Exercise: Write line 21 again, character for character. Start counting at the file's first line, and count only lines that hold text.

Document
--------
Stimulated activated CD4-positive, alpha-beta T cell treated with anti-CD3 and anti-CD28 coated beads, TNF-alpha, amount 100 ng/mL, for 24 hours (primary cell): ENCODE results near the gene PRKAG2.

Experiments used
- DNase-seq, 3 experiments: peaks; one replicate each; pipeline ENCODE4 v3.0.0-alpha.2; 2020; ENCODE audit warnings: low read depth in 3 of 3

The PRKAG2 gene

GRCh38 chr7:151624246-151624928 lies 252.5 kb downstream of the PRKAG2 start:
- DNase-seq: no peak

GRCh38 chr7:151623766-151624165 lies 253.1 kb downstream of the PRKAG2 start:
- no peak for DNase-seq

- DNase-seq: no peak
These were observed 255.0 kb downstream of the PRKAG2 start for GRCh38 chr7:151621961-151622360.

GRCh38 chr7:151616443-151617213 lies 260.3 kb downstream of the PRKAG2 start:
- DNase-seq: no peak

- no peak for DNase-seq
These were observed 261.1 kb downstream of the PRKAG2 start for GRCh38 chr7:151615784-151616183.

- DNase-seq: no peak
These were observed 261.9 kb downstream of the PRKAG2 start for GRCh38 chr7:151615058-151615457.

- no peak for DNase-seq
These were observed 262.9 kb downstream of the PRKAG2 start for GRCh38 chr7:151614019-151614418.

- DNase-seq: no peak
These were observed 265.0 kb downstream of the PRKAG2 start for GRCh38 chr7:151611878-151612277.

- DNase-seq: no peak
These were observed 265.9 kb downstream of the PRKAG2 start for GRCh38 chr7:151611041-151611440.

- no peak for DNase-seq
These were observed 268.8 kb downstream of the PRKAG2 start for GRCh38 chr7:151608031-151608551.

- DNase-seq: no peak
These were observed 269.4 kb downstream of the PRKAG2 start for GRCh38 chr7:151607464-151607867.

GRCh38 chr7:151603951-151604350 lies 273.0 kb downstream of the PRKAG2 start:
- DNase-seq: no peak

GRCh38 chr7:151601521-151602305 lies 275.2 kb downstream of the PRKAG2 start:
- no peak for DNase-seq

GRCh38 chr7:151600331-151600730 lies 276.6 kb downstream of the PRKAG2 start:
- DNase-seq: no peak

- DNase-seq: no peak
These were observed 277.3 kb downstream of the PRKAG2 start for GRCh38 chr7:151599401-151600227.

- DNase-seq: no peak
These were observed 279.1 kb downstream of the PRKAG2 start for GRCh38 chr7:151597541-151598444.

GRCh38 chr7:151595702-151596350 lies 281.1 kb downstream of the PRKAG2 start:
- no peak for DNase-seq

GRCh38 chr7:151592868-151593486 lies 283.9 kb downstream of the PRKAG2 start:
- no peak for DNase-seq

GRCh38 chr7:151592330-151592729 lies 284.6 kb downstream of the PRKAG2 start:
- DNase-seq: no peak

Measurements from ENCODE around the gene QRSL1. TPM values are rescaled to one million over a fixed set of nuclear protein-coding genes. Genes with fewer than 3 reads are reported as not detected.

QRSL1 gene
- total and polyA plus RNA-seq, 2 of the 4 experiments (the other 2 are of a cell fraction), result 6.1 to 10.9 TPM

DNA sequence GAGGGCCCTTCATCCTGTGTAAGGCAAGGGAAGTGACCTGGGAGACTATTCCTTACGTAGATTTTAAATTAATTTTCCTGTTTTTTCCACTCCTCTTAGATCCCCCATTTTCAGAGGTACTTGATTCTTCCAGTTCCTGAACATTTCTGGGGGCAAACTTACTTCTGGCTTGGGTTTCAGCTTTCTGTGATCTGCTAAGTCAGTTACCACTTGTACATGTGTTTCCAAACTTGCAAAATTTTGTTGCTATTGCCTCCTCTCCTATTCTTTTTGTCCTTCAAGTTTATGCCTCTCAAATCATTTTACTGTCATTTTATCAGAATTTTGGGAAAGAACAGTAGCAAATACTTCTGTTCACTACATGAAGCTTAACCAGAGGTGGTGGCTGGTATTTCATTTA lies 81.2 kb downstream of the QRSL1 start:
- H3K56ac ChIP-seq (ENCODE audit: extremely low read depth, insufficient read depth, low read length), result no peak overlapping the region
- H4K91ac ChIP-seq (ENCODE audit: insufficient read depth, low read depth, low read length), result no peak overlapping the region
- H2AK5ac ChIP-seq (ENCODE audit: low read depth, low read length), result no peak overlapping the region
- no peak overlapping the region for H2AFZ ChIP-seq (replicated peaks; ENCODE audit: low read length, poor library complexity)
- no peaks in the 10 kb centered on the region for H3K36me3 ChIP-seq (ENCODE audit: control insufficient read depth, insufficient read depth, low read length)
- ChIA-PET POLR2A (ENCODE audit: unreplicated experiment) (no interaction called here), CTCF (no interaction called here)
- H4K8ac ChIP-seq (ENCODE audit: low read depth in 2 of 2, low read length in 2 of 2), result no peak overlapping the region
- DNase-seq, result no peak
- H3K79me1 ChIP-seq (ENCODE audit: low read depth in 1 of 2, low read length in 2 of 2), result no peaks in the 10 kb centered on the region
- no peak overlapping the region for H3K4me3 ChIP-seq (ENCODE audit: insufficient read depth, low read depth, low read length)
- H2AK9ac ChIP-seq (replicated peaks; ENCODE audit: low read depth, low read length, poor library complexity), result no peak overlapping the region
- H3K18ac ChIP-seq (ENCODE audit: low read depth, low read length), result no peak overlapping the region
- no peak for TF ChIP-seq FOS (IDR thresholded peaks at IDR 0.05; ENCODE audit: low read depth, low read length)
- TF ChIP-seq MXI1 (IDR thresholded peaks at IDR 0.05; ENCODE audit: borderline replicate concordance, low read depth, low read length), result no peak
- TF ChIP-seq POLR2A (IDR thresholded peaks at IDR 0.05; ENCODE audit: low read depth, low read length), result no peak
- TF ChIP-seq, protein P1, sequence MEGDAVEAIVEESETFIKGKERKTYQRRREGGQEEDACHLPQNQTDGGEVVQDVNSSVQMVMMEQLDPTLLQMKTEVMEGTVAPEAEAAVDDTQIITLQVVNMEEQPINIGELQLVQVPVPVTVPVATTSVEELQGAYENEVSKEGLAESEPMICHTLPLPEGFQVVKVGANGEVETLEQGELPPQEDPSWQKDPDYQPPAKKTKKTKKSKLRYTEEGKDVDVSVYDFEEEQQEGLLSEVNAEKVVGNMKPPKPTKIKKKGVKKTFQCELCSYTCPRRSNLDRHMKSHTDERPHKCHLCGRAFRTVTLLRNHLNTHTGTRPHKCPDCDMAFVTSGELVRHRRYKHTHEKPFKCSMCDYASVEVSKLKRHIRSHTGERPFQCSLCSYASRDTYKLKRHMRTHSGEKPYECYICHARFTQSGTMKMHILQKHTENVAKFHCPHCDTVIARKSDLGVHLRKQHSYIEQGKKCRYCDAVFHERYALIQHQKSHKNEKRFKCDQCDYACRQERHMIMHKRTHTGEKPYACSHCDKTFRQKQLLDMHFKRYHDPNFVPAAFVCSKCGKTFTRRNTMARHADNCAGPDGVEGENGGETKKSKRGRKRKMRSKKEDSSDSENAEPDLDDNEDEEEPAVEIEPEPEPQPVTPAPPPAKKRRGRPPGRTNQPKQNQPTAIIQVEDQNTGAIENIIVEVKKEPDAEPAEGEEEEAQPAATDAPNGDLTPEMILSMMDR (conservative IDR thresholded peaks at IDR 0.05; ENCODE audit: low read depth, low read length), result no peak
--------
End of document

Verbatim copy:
- DNase-seq: no peak